Probation sentence proposed for man in fraud case

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The defense counsel in the case involving a man who pleaded guilty to license fraud has proposed a probation sentence for his client.

According to Steven Pixley, defense lawyer for Margarito Cortez Villafuerte, a probation sentence is appropriate because, pursuant to the plea agreement that his client signed, the U.S. government had agreed to recommend that the court impose a sentence no longer than seven days in prison.

“Villafuerte has accepted full responsibility for his actions and there exist no aggravating circumstances weighing in favor of incarceration. Villafuerte wants to return to his family in the Philippines as soon as this case is resolved,” Pixley stated.

In addition, based on the findings of the U.S. Probation Office, a total offense level of 4 and a criminal history category of 1— which applies in Villafuerte’s case—sets the guideline imprisonment range from zero to six months.

Pixley also argues that the sentencing court should avoid unwarranted sentence disparities among defendants with similar records who have been found guilty of similar conduct, siting the case of Mingjin Jin as an example.

“This court in recent years has sentenced similarly-situated defendants to probation. For example, on May 28, 2021, this court sentenced Mingjin Jin to serve a term of one-year probation. A sentence of probation would comport with this sentencing requirement,” he said.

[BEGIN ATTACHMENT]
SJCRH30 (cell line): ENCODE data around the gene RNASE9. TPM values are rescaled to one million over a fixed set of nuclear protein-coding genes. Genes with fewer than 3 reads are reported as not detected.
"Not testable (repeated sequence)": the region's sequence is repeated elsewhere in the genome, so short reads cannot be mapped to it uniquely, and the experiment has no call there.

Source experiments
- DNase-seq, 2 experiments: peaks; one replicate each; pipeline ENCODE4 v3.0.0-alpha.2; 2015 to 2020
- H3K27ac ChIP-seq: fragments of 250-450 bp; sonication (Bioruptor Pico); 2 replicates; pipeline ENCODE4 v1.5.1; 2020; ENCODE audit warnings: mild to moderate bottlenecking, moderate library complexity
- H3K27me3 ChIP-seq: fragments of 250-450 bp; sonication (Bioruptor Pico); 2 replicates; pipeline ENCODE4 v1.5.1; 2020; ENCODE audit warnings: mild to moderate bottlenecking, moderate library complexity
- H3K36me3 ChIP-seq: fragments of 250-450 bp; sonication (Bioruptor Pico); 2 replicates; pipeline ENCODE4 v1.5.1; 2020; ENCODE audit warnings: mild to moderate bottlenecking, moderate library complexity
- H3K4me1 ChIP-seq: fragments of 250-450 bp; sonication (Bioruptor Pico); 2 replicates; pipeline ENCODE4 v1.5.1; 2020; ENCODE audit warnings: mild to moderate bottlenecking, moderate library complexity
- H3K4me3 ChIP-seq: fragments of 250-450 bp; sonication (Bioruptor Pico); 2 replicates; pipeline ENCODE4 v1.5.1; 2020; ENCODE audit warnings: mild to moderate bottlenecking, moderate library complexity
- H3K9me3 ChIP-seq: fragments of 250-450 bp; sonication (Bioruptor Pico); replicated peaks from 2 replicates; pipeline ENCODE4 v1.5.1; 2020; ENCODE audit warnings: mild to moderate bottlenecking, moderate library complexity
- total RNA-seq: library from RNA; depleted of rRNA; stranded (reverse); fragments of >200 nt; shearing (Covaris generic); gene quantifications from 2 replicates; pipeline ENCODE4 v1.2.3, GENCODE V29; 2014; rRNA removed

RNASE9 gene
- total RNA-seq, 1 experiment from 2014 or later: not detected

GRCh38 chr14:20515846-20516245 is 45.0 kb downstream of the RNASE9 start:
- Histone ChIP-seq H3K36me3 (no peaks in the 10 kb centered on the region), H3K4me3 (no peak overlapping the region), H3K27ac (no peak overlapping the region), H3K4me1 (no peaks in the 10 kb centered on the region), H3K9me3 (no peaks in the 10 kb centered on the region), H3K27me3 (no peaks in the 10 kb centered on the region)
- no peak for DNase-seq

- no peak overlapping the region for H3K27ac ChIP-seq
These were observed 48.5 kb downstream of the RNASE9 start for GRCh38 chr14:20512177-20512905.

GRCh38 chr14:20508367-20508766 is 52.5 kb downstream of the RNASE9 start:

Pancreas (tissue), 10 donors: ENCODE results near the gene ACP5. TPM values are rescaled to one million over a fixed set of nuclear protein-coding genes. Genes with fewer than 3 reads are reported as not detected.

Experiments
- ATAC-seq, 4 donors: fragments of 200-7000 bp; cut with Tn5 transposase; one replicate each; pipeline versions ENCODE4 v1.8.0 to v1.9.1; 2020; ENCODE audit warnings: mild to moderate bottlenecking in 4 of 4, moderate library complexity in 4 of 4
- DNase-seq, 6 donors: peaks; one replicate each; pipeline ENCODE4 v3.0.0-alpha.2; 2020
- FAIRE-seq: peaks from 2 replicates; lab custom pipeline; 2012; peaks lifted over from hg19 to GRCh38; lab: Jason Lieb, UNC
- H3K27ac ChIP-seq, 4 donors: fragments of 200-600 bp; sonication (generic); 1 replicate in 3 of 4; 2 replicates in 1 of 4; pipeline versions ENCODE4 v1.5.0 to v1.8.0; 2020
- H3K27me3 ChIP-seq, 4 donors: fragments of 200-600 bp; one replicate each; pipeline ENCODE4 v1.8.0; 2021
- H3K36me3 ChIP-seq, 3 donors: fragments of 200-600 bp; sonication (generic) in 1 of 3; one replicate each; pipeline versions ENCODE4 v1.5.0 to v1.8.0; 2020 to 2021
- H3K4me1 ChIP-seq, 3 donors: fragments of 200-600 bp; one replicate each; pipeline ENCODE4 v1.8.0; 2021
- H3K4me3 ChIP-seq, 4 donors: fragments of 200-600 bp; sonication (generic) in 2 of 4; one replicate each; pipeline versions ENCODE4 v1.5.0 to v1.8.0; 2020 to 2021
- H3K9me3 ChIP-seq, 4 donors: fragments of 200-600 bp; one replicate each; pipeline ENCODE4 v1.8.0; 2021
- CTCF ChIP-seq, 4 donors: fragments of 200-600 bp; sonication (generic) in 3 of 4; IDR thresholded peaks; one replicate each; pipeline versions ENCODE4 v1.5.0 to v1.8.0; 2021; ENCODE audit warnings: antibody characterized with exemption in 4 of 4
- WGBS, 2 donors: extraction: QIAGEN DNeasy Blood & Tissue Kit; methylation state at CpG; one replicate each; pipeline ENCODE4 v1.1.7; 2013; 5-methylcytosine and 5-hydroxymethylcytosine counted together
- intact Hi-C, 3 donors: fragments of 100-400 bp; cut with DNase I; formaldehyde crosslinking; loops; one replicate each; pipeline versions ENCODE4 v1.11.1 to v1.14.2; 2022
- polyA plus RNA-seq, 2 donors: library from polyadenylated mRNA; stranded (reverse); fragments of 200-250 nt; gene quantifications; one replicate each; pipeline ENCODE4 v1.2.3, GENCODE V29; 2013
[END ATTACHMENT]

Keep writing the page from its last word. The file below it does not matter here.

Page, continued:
According to court documents, Villafuerte, 64 and a Filipino citizen who had no immigration status, paid someone $150 so he could obtain a CNMI driver’s license. Four years later, on June 23, 2021, Villafuerte was charged with conspiracy to unlawfully produce an identification document. He entered into a plea agreement on Aug. 31, 2021 where declared that he fully accepted responsibility for his actions.

“I know it was illegal and that I was breaking the law…but I needed a driver’s license so I could drive my sister who had cancer. I understand that the way I obtained my driver’s license in 2017 and 2014 was a serious violation of U.S. laws. I am sorry for breaking the law and I’m willing to take responsibility for that,” he stated.

Kimberly B. Esmores | Reporter
Kimberly Albiso Bautista has covered a wide range of news beats, including the community, housing, crime, and more. She now covers sports for the Saipan Tribune. Contact her at kimberly_bautista@saipantribune.com.
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